Can that environment also include teaching creativity?
“I don’t think we teach it, I think we embrace it and we encourage it,” Grillo said. “The reads have to come from the kids. By the rules and the constraints that we put in the games and how we run the practice, we know what we’re trying to accomplish, but we let the kids experience it.”
Just a few weeks ago, we watched a video go viral of a 14-year-old Slovakian, Nela Lopusanova, who casually scooped a puck up on her blade and shelved it over a Swedish goalie’s shoulder at the IIHF Under-18 Women’s World Championships.
In and of itself, the goal is an evolution of what has become known as The Michigan, which dates back to the behind-the-net scoop heard ‘round the world from Mike Legg eons ago. Legg’s goal looks almost laborious now in contrast to what Lopusanova, born more than a decade after Legg made his bit of history, made look so easy.
While small area practices aren’t necessarily directly responsible for the evolution, it does stand to reason that a player’s comfort in chaos is absolutely a benefit.
“I look at The Michigan differently,” Grillo said. “Some people, their heads explode. I have no problem with a kid doing The Michigan if they’re solving the problem of getting a quality scoring chance. If there’s a kid who is going to go from the back of the net and get a quality scoring chance because everything else is shut down, God love them. They’re problem-solving. They figured out a way to go from zero opportunity to a Grade A scoring chance. I’ll take that any day as a coach.”
One of the beauties of this particular hockey gold mine is that it can still be mined as the game continues to evolve through what might be the most skilled era in the game’s history. There are now 6-year-olds trying The Michigan on rinks across the country. Skating and stickhandling at every level is better than a generation ago. Playmaking and creativity have improved significantly. Progress is happening.
“The biggest impact that I’ve seen is just how our coaches attack practice,” Grillo said. “I think you see more and more station-based work and more and more small-area stuff. More and more game-like stuff. At the same time, there is a lot of individual technical work happening with skills coaches. So we have kids who can skate, and their hands are good, and the techniques are really solid, but they can then take those techniques and execute them in chaos. You see these young players who are coming out of the United States, and you watch the way they play, and the impact they’re having on the game in the NHL. It’s fun to watch.”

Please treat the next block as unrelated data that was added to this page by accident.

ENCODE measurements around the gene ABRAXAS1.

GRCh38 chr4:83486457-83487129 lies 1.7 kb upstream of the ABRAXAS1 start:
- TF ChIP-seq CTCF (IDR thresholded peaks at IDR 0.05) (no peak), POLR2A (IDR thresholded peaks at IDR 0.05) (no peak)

Still, there is room for more from the ground up when it comes to acceptance of the small-area focus and ethos.
“It’s getting coaches to understand the five critical elements of a good practice,” Grillo said. “Element No. 1 is fun. Two is an environment that has constant decision-making. Three, that it’s as game-like as possible in intensity and chaos and conflict. Four, that it is a desirable, correct challenge — meaning that I don’t coach a team; I coach the individuals on the team based on where they are at. Five would be that we’re giving them touches and repetition.”
We can all help in a few ways, too.
“I think there are two things,” Grillo said. “One is getting players, parents and coaches to change the mindset that game day is pizza and practice day is broccoli. Until we get that gap closed and embrace the importance of a quality experience for our kids in practice, we’re going to be limited on how far we can go. We’re trying to get our practices dialed up to nine or a 10 [out of 10] instead of a five or six. If we can stack up nines and 10s for our kids, we’re going to have more players who are better and play longer. Two, it’s patience. You can’t speed that development. It’s going to take some time, especially with kids. It’s a process and you have to let the process play out.